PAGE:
• fringe-top fleece toque (I would have worn it at 15 years old, but I don’t know if 15 year-olds today would wear it)
  • ruffle-trimmed rectangle of fleece (worn as a shawl/wrap)
  • cut-fringe slinky ‘boa’ (which might be ok for a child’s dress-up)
  • faux-fur shrug (even on the TINY woman modeling – this made her look like a wooly sheep…)
  • faux-fur trimmed shrug (this was actually nice)
  • cocoon coat (I liked this too – it was a square, folded in half. The sides were stitched up with a hole to create arm-holes, and the centre of the front was slashed to create the front opening.  The center slash was trimmed in faux fur.  It actually wasn’t a coat – more like a shrug, but making it longer and wider would work to make it more of a coat.  It actually might look really nice with that cut-work purple knit I have…)
  • two jean jackets made from old jeans (really dated)
  • sherpa/fleece mitts and slippers (kind of cute, but super-simple)
  • a length of faux fur cut to about 5″ wide with the full width of the fabric as the length called a scarf (ok as a costume, but cheap as a gift)
  • two tubes of fabric called scarves (One of these was made of the ruffle fabric – the kind generally used for rumba panties.  Linda used the full width of the fabric, cut about 18″ wide and sewed it into a tube, wore it double-looped. The other fabric was a very light-weight crinkle polyester, cut one meter wide and used the full width of the fabric to do the same – sewn into a tube and doubled looped.  Like the scarf above, I might do something like this for myself, but I wouldn’t call it a gift.)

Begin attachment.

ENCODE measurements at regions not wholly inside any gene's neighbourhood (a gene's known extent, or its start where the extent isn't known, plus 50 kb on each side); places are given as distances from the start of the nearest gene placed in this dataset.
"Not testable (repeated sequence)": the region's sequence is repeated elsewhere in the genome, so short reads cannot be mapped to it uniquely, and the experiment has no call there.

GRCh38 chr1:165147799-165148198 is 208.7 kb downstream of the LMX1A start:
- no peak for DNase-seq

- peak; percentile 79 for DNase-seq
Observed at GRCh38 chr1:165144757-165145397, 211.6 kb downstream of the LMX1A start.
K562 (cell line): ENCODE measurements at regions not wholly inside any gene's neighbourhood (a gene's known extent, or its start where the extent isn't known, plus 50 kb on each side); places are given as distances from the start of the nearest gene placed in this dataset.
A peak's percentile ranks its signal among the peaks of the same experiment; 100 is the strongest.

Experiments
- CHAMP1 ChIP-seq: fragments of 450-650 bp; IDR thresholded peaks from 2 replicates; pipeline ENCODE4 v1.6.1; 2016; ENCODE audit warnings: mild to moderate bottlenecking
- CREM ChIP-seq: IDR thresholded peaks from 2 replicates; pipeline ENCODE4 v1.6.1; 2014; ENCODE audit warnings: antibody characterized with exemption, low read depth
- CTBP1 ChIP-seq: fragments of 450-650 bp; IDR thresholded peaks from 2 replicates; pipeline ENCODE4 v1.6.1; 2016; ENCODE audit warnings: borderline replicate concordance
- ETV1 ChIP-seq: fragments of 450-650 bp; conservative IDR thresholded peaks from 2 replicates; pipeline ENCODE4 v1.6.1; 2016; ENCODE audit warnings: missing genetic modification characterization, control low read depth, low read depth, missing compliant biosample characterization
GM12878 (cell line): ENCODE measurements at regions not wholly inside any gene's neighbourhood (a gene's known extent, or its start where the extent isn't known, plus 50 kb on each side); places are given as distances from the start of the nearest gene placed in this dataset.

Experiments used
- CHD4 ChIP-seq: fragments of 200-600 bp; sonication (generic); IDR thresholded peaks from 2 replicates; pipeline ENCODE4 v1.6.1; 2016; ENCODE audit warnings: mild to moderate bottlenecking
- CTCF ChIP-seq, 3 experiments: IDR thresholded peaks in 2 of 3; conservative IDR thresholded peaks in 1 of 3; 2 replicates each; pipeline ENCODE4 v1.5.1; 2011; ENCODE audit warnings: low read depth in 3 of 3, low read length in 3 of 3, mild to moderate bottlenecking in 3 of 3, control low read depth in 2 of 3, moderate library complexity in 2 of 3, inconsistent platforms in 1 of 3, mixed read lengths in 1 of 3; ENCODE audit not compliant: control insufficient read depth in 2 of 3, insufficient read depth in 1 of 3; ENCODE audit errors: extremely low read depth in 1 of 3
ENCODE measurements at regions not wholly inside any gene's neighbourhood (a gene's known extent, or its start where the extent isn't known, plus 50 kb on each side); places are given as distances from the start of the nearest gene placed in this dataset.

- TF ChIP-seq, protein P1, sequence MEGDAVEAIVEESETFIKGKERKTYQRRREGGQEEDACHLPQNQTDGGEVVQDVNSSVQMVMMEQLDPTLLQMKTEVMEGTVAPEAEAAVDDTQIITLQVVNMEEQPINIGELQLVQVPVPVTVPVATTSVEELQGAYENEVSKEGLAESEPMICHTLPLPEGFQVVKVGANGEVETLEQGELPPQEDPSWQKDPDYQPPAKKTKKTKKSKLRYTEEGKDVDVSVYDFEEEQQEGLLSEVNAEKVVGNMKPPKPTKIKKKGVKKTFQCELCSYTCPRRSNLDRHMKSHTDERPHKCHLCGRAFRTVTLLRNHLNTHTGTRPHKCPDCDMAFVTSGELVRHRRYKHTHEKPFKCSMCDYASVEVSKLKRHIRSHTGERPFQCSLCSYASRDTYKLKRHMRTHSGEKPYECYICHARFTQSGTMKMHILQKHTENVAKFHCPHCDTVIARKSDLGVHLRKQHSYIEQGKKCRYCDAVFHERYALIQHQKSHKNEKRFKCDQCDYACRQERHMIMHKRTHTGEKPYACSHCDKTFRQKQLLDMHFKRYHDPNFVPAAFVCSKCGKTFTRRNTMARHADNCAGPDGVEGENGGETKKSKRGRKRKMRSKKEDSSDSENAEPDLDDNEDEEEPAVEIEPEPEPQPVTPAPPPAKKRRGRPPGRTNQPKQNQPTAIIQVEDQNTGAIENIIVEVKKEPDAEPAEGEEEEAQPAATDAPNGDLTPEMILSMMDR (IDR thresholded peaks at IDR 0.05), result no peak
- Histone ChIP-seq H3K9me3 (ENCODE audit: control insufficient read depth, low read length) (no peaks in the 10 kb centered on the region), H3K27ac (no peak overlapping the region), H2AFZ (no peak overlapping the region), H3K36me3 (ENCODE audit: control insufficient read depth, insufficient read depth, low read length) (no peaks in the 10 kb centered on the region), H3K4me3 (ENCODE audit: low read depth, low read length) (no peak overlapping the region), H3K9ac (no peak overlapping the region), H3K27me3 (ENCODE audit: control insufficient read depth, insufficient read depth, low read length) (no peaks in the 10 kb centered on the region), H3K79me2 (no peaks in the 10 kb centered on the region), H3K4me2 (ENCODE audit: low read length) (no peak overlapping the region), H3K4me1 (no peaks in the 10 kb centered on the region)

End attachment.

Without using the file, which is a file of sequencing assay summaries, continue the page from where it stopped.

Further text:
There were other things that she showed off as well, but I don’t remember them.

So, while I had been hoping to come up with some great inspiration for gifts or for this upcoming gift-making craft day… I’m afraid I didn’t.

The exhibitors

So, with any trade show, the big point is to shop as much as anything else. I didn’t end up shopping as much as I have in the past – partially because I haven’t been sewing as much right now so I am not running low on a lot (in the past I stocked up on tracing paper which is hard to find – or at least the kind I like is hard to find – but I have lots right now and don’t need any more). I found a few things though – which I’ll document later…

I was glad to see some of the shops I like there again like the Sugar Pine Quilt Company (from Canmore) and A Great Notion (from Abbotsford), but I was disappointed that a few different shops weren’t there like Gala Fabrics (from Victoria, BC) or a shop that used to sell lots of Victorian-style brass stampings, lace, and other things (whose name I have forgotten).

Scrapbooking

While of course I was at the show for the sewing element – there were a LOT of scrapbooking vendors as well, and a good amount of space devoted to scrapbooking workshops and sessions.  I find this kind of awkward, because even though I like scrapbooking, I have no idea how people are using this space.  Is it a drop-in space? Do you bring your photos and materials from home and work with all of the tools? Do you buy a kit from one of the vendors and just do a layout (and then how do you know which of your photos will work with that layout? (I know that when I do a complicated layout, it is inspired by the photo, not the other way around…)

At the last few of these shows I have felt as though the scrapbooking is taking over the physical space, and this year was no different.  It felt as though there were fewer vendors than before, and the balance between quilting, sewing general crafting and scrapbooking was weighing very heavily on scrapbooking – though there were fewer scrapbooking vendors this year too I thought. There was only one vendor (that I noticed) that was selling primarily fashion fabrics.  The rest were all quilting shops (that were selling fabrics).

Conclusion

Overall I was happy to have gone to the show, though glad I only went for one day instead of two. I was mildly disappointed overall with the workshops, the variety of vendors, and the selection of things for sale (I hardly bought anything compared to previous years). Did you go to this year’s show? What did you think?

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2 comments on “Creative Stitches trade show

  1. […] year (in October) I attended the Creative Stitches trade show, and this year I attended the show once more in September. I would have written about it […]

  2. […] You can read about the 2012 show here. […]